Tuesday, February 4, 2014

The NFL and the Pentagon Team Up to Exploit Veterans and Sell Military Lies

For more about the fables the NFL is helping the Pentagon sell, check out Veterans for Peace.
The NFL uses the military like Lourdes, all its sins of corporate welfare, medical malpractice and institutionalized racism are washed away in a red, white and blue cleansing courtesy of Uncle Sam. There is another side of this as well. Yes, the NFL benefits by cloaking itself in the military, but the military also benefits by linking arms with the NFL. It makes the military look like a game, an adventure, a burst of adrenaline. You are Marshawn Lynch in beast mode, only you’re holding an M-16 instead of a football. Sure, you will make 1/100 that of an NFL player, but you get the sense of teamwork and the rush you associate with the NFL on Sundays.

I spoke with Mary Tillman, the mother of NFL player turned Army Ranger Pat Tillman, who was killed in Afghanistan ten years ago this April. “I don’t like that ads for the military are shown at all on TV, especially during sporting events,” she said, “A feeling of camaraderie is important to all humans and I think the camaraderie of sport provides the most reward. Many young men join the military in order to get that feeling of belonging, that feeling of brotherhood. It is irresponsible to try to entice young people into military service with subliminal messages.”

Mary Tillman is absolutely correct. You hear what the NFL and the armed forces want you to hear. You never hear about what you might be asked to do overseas and how that might change you. One of my friends joined the military in the late 1990s for college money, not knowing the United States was about to enter a decade of war. He was one of the most gregarious people I knew, an athlete who was the sort of person that would break up daily scuffles on the court. After five years in Iraq and Afghanistan, he made it home. I saw him and although much quieter, he was still a kind, open person. He was so open, he told me matter-of-factly that his marriage ended because he could not stop choking his wife and screaming in his sleep.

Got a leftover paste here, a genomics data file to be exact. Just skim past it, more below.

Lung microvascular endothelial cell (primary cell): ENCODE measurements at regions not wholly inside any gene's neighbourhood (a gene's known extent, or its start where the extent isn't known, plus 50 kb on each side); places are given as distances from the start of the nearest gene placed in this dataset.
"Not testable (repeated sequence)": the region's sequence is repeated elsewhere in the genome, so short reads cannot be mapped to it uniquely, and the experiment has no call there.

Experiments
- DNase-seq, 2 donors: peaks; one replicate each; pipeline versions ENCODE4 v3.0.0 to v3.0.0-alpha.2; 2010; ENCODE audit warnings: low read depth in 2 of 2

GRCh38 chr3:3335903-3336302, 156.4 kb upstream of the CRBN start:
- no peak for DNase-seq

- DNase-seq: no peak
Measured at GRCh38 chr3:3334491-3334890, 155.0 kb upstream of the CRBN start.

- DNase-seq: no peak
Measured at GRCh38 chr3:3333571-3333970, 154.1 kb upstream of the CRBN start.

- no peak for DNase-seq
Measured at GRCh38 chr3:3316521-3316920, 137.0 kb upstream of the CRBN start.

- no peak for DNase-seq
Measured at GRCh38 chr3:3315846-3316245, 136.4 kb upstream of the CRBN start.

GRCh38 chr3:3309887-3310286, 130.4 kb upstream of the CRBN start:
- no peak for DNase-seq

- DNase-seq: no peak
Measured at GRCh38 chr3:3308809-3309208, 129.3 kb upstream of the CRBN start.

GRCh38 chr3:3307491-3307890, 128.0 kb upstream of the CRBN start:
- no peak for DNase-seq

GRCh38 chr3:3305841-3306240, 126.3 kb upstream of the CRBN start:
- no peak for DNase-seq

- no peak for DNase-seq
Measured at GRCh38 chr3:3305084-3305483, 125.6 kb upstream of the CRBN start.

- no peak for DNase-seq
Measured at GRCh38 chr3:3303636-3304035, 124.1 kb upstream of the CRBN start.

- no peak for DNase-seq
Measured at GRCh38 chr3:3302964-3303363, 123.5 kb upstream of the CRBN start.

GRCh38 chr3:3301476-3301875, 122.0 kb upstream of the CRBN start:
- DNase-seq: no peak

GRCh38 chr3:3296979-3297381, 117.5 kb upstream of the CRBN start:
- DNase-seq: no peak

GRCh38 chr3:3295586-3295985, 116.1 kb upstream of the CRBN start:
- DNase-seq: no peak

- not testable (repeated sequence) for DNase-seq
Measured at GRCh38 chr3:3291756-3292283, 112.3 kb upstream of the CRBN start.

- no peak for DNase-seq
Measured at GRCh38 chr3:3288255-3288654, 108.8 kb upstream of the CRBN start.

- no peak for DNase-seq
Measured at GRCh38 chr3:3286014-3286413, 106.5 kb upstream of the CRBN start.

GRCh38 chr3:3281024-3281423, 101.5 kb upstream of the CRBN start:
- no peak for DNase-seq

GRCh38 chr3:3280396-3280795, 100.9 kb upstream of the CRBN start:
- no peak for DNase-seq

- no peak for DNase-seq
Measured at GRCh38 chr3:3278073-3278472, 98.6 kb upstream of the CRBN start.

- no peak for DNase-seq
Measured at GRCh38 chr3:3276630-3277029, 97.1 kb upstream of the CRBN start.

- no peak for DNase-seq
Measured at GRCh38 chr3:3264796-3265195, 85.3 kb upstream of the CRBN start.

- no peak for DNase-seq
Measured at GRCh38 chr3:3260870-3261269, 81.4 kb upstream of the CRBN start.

I also was friends with a woman who joined the Army. It is in many ways a similar story. She thought that she could get money for college in the peacetime of the 1990s and found herself on the outskirts of Baghdad. Three years ago, she told me a story about being out one late night on patrol. She had to go to the bathroom far from any facilities. She knew fellow female soldiers that wore adult diapers because they worried that using the bathroom outside could leave them vulnerable to sexual assault from a supposed “brother” soldier. She would not do that and went to the bathroom and was attacked. She told me she fought off the soldier with three well-placed knees to the nuts, but spent her remainder of time looking over both shoulders, until she cracked from the pressure, as she put it, “of seeing crazy everywhere” and was sent home on mental disability. Sure enough, as of 2009, according to the government’s own figures, “prevalence of military sexual assault among female veterans ranges from 20-48%, and 80% of female veterans have reported being sexually harassed.”

The NFL and the Pentagon walk comfortably together not only because they present pumped-up versions of masculine invulnerability as admirable qualities. They also rely on dishonest narratives about what happens to the good people who go through their grinder. Just as we are only now finally waking up to the fact that generations of former NFL players end up penniless and suffering from tragic neurological damage, the Pentagon highlights people like Lt. Chuck Nadd, the people who make it home intact, with reservoirs of love, community and support systems. They say to young people, “You too could be Chuck Nadd.” They don’t say that, as a soldier, you are equipment, and like the NFL, the Pentagon is pitiless when it comes to damaged goods.

1 comment:

mesa personal injury lawyer intern said...

Very well written, and thought provoking. It's not the first time I hear about female soldiers being sexually assaulted during their so-called honorable service, and by their own team mate at that. These male and female soldiers are fighting a hard battle, not only against foreign enemies but also from greedy statesmen.